'I would be beside myself,' Obama says of Flint water crisis as governor asks for more help
Addressing Flint’s contaminated water crisis, President Barack Obama said the government can’t “shortchange basic services ... we provide to our people,” as Michigan’s governor wrote to ask Obama to reconsider his denial of a federal disaster declaration.
President Obama visited Detroit on Wednesday for the North American International Auto Show to highlight a resurgence in the auto industry, which was bailed out by American taxpayers during the financial crisis of 2008.
Speaking at a joint General Motors-United Auto Workers facility, Obama opened his speech criticizing the water contamination in Flint, which has spurred accusations of government negligence and cover-ups.
"If I was a parent in Flint, I'd be beside myself over my kids' health," Obama told a crowd of auto workers and their families, according to CNN. He added that the government can't "shortchange basic services that we provide to our people.”
Obama didn't visit Flint on Wednesday, but the White House did dispatch an administration official to the city to coordinate federal efforts there.
Meanwhile, Michigan Governor Rick Snyder wrote to Obama on Wednesday, asking him to reconsider his denial of a federal disaster declaration over the Flint water crisis.
“This unique disaster poses imminent and long-term threat to the citizens of Flint,” wrote Snyder. “Its severity warrants special consideration for all categories of the individual and public assistance programs, as well as the Hazard Mitigation program in order to facilitate recovery.”
Elevated lead levels were found in the water supply in Flint after the city disconnected from Detroit's water line to save money and began drawing water from the Flint River in April 2014. The move was intended to be a stop-gap measure until a pipeline to Lake Huron was completed for Flint's municipal water. Untreated water from the Flint River allowed lead to leach from the pipes, officials said.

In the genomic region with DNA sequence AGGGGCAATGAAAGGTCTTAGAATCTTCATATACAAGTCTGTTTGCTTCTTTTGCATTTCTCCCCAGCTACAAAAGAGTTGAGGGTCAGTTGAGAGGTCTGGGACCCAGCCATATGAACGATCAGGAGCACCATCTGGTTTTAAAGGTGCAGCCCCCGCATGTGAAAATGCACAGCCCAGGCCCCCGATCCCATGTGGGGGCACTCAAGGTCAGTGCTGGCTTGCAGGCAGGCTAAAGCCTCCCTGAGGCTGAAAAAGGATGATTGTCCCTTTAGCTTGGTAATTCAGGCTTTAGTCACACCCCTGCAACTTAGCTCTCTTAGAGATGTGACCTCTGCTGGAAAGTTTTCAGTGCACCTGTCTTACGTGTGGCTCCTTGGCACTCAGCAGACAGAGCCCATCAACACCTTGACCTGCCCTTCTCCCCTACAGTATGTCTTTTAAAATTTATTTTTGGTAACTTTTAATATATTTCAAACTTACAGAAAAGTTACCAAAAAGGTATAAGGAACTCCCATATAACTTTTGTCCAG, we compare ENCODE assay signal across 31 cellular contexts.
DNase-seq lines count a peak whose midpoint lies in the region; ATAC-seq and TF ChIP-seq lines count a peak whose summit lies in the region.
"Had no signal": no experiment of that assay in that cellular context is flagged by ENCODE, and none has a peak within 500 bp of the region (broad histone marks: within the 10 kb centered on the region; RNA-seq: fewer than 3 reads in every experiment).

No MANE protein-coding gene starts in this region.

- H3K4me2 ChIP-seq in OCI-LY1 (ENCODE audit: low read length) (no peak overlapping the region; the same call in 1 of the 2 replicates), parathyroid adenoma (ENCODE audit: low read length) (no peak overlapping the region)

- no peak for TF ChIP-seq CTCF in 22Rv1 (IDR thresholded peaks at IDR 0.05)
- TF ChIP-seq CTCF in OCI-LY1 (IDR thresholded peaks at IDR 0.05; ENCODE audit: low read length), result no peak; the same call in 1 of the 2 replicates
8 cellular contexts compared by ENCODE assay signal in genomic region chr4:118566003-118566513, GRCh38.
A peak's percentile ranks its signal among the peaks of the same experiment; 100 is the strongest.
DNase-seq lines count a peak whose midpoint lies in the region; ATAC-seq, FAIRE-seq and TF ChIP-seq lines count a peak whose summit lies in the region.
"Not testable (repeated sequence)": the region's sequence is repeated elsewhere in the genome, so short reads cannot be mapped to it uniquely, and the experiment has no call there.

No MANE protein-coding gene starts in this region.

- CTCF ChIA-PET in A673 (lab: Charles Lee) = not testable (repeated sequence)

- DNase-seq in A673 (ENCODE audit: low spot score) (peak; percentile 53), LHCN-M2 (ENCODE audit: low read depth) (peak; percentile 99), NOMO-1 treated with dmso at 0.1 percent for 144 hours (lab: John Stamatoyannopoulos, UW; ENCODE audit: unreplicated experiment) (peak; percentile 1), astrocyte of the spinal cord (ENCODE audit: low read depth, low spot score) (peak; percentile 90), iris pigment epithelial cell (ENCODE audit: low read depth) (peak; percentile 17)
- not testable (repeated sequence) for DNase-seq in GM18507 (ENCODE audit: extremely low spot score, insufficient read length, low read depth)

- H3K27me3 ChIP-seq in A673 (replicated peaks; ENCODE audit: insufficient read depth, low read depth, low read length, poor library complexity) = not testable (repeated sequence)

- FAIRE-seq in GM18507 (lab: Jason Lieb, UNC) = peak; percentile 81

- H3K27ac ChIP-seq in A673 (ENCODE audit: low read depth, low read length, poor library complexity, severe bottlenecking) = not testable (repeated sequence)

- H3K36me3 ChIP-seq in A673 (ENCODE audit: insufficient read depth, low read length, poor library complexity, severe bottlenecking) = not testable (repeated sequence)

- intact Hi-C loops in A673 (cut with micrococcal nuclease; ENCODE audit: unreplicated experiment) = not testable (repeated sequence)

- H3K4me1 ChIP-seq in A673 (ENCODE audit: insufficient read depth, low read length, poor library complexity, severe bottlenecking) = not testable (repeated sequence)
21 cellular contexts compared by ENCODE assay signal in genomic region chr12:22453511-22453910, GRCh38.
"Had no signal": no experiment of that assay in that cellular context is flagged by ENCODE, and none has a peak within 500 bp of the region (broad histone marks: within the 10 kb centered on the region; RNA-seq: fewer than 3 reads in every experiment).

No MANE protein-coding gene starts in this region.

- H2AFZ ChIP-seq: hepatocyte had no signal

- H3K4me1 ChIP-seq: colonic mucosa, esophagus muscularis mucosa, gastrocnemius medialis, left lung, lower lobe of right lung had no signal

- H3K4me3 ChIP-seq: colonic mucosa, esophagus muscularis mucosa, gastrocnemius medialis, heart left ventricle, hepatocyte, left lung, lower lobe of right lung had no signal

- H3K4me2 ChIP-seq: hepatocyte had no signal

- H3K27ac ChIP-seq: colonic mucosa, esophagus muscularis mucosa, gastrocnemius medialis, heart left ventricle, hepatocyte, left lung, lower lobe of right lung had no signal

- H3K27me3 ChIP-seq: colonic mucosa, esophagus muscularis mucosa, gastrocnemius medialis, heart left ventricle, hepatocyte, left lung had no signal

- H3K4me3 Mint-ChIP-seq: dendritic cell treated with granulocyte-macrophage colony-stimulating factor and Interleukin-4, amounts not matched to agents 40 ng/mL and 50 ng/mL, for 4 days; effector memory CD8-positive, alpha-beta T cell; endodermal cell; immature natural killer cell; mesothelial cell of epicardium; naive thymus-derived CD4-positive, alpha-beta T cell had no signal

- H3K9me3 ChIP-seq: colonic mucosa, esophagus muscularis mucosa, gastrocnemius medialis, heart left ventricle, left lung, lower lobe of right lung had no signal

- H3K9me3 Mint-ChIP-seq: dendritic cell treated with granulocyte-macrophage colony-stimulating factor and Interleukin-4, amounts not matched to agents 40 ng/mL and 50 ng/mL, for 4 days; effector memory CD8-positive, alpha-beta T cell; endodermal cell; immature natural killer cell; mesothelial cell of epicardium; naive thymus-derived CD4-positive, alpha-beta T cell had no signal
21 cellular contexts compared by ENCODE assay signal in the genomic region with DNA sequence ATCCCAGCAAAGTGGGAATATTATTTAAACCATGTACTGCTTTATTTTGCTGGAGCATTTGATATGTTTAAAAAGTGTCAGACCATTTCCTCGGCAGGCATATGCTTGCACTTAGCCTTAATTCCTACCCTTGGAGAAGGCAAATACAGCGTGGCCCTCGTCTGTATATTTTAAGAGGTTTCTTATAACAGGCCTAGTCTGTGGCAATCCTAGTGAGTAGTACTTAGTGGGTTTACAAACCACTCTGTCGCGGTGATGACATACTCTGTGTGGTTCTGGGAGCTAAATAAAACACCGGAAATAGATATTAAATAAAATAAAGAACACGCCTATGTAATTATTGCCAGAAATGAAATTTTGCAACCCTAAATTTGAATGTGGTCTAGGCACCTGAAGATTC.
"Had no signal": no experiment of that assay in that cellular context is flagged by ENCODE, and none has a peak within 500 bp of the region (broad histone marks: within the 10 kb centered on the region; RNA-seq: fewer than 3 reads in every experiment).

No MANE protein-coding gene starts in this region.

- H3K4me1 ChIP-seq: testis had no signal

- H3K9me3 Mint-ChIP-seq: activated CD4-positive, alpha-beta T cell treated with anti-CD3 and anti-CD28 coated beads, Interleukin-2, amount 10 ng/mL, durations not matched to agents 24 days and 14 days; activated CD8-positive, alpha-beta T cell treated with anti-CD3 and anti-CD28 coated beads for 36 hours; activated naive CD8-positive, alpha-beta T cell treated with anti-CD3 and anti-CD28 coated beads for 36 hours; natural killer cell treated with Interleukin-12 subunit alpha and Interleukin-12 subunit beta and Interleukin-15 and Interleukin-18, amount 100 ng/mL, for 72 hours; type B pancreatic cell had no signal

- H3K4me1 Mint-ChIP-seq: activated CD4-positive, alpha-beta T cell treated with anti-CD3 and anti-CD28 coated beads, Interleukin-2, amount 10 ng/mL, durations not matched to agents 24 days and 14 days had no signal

Obama already declared an emergency for Flint on January 16, which qualifies the city for $5 million, but said it didn’t qualify for disaster relief under the Stafford Act, which was intended for natural events such as fires, floods or explosions. Snyder argued to the contrary.
“I submit that this disaster is analogous to the flood category, given that qualities within the water, over a long term, flooded and damaged the city’s infrastructure in ways that were not immediately or easily detectable,” wrote Snyder. “This disaster is a natural catastrophe in the sense that lead contamination into water is a natural process.”
Disaster relief would free up additional funding. Snyder had estimated a need for up to $95 million over a year, according to AP. He acknowledged that Flint had aging infrastructure and had been devastated by job losses and associated economic decline, but argued it would take federal assistance “for permanent solutions for the public water system damages."
He said the ability of the community to recover “with such a large percentage of its citizens living in poverty requires the ability of those citizens to acquire proper health care, case management, legal services, and assistance in repairing the plumbing infrastructure in their homes that may have been damaged.”